South African’s Beaded Weaponry Series Addresses International Arms Trade

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Haunting and provocative, “Ghosts” South African artist Ralph Ziman’s recent photography exhibition addresses the international arms trade. The series features 200 beaded gun and ammunition sculptures created by 6 Zimbabwean artisans who were commissioned by Ziman. The sculptures are made from traditional African beads and wire and are replicas of AK-47s and general purpose machine guns (GPMGs). The artists are also the subjects of Ziman’s photographs, alongside some construction workers, and a member of the South African Police Services who just wanted his picture taken. The idea for the project began as a series of murals in Venice that were a response to the international arms trade and Africa. The result is a powerful representation of the intimate relationship between Africa and arms trading.

“In bringing his exhibit to the US, ‘the world’s biggest arms exporter,’ Ziman goes some way to redirecting the one directional flow of the arms trade, inviting viewers to consider the original source of the guns on display.” “Ghosts” features the gun sculptures, installations, and photographs, and is on display from February 8 through March 2 at C.A.V.E. Gallery in Los Angeles. (via hi fructose and okay africa)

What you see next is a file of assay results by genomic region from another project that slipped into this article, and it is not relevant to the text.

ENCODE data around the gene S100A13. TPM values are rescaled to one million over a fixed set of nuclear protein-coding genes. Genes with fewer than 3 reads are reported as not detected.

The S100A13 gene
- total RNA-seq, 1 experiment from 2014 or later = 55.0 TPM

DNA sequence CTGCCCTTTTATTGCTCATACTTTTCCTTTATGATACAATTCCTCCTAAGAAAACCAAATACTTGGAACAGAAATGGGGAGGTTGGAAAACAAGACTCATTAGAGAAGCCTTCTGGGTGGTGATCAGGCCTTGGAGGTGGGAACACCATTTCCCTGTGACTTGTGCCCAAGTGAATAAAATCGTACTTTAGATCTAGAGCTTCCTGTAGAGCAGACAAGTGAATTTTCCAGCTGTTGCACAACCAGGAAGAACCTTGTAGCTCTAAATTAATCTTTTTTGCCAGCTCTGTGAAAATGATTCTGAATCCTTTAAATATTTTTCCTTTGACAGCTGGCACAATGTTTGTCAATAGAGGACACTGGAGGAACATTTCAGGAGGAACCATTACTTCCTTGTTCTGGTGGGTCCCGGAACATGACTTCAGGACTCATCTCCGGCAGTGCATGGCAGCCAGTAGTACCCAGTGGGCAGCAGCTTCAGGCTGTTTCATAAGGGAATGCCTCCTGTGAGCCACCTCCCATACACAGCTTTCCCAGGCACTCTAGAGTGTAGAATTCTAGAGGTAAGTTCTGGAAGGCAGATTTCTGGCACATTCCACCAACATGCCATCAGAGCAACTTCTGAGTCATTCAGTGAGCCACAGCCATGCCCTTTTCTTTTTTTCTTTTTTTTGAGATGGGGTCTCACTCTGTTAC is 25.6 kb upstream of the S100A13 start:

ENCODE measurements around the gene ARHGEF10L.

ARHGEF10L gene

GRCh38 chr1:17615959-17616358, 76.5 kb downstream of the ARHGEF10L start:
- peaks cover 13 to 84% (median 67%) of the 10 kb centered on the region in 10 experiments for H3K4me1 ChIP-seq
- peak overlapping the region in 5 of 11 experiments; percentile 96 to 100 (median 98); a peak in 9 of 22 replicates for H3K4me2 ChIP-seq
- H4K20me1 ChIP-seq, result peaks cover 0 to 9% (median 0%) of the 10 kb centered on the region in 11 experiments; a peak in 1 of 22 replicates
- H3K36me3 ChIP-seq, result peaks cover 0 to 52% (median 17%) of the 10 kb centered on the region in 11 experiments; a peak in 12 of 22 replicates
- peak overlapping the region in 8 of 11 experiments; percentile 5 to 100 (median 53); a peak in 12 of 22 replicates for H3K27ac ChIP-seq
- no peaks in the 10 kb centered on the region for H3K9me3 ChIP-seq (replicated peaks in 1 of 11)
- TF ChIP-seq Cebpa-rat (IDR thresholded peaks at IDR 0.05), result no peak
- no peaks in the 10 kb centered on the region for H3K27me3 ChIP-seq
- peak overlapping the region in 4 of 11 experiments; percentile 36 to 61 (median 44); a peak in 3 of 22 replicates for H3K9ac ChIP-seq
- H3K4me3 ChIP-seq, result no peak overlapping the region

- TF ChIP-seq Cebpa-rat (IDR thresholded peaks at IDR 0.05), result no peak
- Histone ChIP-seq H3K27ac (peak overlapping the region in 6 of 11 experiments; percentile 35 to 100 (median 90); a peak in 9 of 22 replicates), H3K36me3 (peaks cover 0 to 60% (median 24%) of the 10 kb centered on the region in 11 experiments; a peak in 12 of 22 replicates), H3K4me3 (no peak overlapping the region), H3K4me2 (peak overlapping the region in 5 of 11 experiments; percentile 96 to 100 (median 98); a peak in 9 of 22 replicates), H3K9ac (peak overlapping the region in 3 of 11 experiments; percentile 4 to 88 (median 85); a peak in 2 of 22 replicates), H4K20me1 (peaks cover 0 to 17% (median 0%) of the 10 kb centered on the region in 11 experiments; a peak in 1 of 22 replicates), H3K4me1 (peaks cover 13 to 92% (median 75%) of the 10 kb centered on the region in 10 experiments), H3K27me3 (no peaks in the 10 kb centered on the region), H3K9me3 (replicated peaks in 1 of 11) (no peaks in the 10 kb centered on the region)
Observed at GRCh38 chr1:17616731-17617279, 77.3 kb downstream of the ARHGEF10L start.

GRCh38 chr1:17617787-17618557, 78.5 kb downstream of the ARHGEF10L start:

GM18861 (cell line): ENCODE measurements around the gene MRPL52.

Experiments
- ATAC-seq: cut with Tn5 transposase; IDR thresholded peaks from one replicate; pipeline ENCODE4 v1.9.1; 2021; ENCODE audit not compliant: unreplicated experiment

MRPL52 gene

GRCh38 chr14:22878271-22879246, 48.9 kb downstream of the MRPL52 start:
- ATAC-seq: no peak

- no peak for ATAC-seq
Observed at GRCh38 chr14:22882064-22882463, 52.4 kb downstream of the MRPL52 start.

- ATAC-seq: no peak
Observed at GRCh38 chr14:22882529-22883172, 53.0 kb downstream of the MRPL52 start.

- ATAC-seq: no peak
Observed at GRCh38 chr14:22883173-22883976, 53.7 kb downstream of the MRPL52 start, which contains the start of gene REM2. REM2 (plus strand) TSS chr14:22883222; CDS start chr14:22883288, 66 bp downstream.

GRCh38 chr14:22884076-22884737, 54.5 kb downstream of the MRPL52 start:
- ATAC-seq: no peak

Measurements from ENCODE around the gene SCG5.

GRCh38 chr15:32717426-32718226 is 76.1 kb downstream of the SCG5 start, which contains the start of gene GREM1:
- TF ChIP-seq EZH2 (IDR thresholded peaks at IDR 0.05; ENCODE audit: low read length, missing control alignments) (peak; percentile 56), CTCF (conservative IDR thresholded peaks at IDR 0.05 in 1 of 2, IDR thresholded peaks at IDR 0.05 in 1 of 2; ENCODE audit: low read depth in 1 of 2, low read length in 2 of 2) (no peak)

Hand Painted Weaponry Dishware By Trevor Jackson

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Trevor Jackson‘s ceramic work is deceptively innocent.  Hand painted in blue, hidden behind animals, flowers, and flourishes are deadly weapons.  His work are definitely conversation pieces for an especially hot topic.  While his intentions with the pieces aren’t entirely obvious, the series is clearly political.  Typically utilitarian weapons are presented as garishly decorated and entirely harmless.  Dishware that is often passed down from generation to generation is stylized with politically intense imagery.

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Houses of Worship Built With Weapons And Ammunition

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The stark sculptures of Al Farrow are jolting in their simplicity.  His Reliquaries series of sculptures are houses of worship and reliquaries (a container for holy relics) built from weapons and ammunition.  Stacks of bullets form walls, barrels form steeples, and muzzles form minarets.  Farrow’s artistic commentary on violence in connection with religion is a powerful one.  Using a provocative medium to create loaded imagery (seriously, pun not intended), Farrow’s work easily elicits strong responses from viewers.

Asif Farooq’s Cardboard Guns

Miami based artist Asif Farooq builds highly detailed replicas of guns using only found cardboard, an X-Acto Knife, and glue.  The weapons are build to mimic their real life counterparts in both detail and size.  Farooq constructed 300 of these cardboard replicas in order to create an entire “gun shop”.  The atmosphere of danger that surrounds the weapons is contrasted by the nature of his medium.  His sculpture not only encourage viewers to confront a fear of the weapons but to also contemplate that fear.  Farooq’s work is especially relevant in the midst of recent gun-control debates.